November 28, 2012 in Nut-Free Baking, Paleo Bread, Uncategorized
Have you met Kate Criswell from www.KatesHealthyCupboard.com ? Kate is the one who started me on my plantain kick with her recipe for plantain “tortilla” chips. It was only natural for me to follow-up with an invitation to create a guest recipe post! And I’m so glad that Kate accepted! Kate’s follows a gluten-free, dairy-free (paleo/primal-inspred) diet and many of her recipes are completely paleo. She aslo owns her own nutrition bar line – Vixibar. Visit her blog for more great recipes or follow her on Facebook or Pinterest.
As many of you know, I have used plantains as a base for some of my recipes. I quickly found that plantains have a bit of a corn taste to them when cooked. When I made this “Tortilla” Chip Recipe, I knew I had found a corn meal replacement…and a substitute for my corn tortilla chip addiction! A couple years ago, tortilla chips were my go to snack since they were gluten free. Today, I won’t touch anything made with corn for many reasons, including that it can be irritating to the gut and it’s one of the main GMO foods sold today!
Recently I created a simple Grain Free “Corn” Tortilla Recipe made from roasted plantain chips ground into a meal. This got the creative juices flowing…what else can I make with “corn” meal? How about some skillet corn bread to serve along side your favorite soups and stews this winter (maybe try The Paleo Mom’s Hearty Beef Stew, Offal (But Not Awful) Stew or Paleo Pumpkin Chili)! This dense bread was a huge hit served straight from the oven with some grass-fed butter!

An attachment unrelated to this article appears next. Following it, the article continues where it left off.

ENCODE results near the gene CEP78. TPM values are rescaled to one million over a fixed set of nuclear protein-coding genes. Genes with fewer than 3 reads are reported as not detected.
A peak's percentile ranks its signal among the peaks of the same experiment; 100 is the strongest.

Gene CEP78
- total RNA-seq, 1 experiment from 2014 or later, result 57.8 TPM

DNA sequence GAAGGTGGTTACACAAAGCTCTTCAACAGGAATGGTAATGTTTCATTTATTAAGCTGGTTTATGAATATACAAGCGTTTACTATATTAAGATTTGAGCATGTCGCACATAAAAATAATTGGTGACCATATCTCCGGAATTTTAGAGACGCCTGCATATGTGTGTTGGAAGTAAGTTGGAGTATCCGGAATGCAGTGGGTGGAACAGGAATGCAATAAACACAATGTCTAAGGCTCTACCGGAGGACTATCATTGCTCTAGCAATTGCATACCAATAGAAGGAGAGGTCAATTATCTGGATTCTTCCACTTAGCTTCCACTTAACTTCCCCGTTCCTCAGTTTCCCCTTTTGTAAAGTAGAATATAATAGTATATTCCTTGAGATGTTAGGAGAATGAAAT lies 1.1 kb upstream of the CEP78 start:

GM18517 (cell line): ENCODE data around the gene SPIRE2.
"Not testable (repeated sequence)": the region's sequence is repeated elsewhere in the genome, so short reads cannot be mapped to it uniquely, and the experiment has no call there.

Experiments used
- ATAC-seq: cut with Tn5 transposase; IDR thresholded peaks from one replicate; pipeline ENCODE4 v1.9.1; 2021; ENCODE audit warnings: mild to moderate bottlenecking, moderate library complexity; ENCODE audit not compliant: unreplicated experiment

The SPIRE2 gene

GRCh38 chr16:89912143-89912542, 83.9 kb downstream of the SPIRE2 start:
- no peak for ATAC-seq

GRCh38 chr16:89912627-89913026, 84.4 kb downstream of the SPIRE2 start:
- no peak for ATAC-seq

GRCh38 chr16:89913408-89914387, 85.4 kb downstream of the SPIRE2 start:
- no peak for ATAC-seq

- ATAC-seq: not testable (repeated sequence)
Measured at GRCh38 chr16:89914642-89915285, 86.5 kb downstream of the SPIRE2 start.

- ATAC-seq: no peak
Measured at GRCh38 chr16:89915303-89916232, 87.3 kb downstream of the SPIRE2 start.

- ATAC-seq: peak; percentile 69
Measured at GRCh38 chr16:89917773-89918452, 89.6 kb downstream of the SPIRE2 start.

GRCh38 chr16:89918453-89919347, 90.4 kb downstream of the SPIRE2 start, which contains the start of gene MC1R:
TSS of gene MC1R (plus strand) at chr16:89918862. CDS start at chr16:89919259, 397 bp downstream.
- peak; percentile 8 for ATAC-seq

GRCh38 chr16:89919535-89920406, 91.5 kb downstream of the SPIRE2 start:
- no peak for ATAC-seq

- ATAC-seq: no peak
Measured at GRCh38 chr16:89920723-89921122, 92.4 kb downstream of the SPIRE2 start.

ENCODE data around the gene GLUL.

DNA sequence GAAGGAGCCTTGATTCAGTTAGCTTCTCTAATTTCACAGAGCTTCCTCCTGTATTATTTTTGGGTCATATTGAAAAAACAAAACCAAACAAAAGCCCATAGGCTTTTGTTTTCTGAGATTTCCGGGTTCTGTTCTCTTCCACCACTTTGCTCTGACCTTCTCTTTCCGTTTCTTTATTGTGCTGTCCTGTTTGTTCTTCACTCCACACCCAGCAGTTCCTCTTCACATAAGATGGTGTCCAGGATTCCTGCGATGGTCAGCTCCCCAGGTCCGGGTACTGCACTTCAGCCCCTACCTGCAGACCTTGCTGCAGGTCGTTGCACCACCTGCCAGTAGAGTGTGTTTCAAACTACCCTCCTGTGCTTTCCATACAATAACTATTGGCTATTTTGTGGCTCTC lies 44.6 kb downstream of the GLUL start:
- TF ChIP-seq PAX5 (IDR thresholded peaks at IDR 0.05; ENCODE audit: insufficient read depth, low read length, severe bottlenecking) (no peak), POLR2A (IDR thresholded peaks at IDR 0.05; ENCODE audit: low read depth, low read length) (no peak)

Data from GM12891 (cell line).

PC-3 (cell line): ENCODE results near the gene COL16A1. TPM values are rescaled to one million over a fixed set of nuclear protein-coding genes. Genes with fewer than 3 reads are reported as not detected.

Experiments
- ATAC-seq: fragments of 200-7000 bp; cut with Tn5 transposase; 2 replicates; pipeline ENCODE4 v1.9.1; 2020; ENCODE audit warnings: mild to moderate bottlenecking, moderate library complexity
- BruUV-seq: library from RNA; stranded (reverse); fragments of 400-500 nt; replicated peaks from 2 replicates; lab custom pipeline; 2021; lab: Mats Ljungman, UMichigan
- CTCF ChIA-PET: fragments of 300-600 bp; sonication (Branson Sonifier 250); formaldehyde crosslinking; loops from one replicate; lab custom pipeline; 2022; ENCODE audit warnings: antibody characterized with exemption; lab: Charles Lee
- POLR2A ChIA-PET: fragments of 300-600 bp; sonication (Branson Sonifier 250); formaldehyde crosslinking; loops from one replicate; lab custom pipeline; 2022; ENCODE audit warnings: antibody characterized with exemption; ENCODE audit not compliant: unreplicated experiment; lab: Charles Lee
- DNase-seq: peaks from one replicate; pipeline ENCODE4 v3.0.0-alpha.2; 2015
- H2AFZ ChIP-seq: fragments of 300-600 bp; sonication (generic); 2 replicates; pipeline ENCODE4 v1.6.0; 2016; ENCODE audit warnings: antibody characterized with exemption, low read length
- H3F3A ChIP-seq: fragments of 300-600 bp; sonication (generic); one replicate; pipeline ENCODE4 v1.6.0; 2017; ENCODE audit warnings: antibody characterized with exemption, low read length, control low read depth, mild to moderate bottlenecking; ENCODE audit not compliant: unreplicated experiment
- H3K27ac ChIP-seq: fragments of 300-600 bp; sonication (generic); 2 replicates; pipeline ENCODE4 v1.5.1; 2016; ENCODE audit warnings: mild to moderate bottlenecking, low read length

Recipe: Grain Free Skillet “Corn” Bread
- Preheat the oven to 350
- Combine the flour, plantain meal, soda and salt in a bowl
- Cut 1 1/2 tbsp of cold butter into small pieces and toss into the flour mixture. With hands, work the butter into the mixture so it’s crumbly
- In a small bowl, whisk the eggs, lemon juice, vinegar and honey
- Melt the remaining 1 tbsp of butter over medium heat in a cast iron skillet
- Dig a little hole in the center of your flour mixture and pour the egg mixture in the flour. Mix until a dough is formed
- Turn off the skillet. Make sure the melted butter is covering the entire bottom of the skillet
- Place the ball of dough in the center of the skillet and press down until it’s about an inch and a half high
- Transfer the skillet to the oven and bake for 20 minutes
*About 2 cups of chips yields 1 cup of meal. Roasted plantain chips can be found in the bulk section at Sprouts or in the pre-packages bulk section of Whole Foods. They should only contain plantains, palm oil and salt. If you can’t find them in stores, try these ones from Amazon.
Solidified coconut oil may work in place of the butter, but I have not tried that.
Feel free to spice this up with some jalapenos or other spices!
September 3, 2012 in Candies and Confections, Decadent Desserts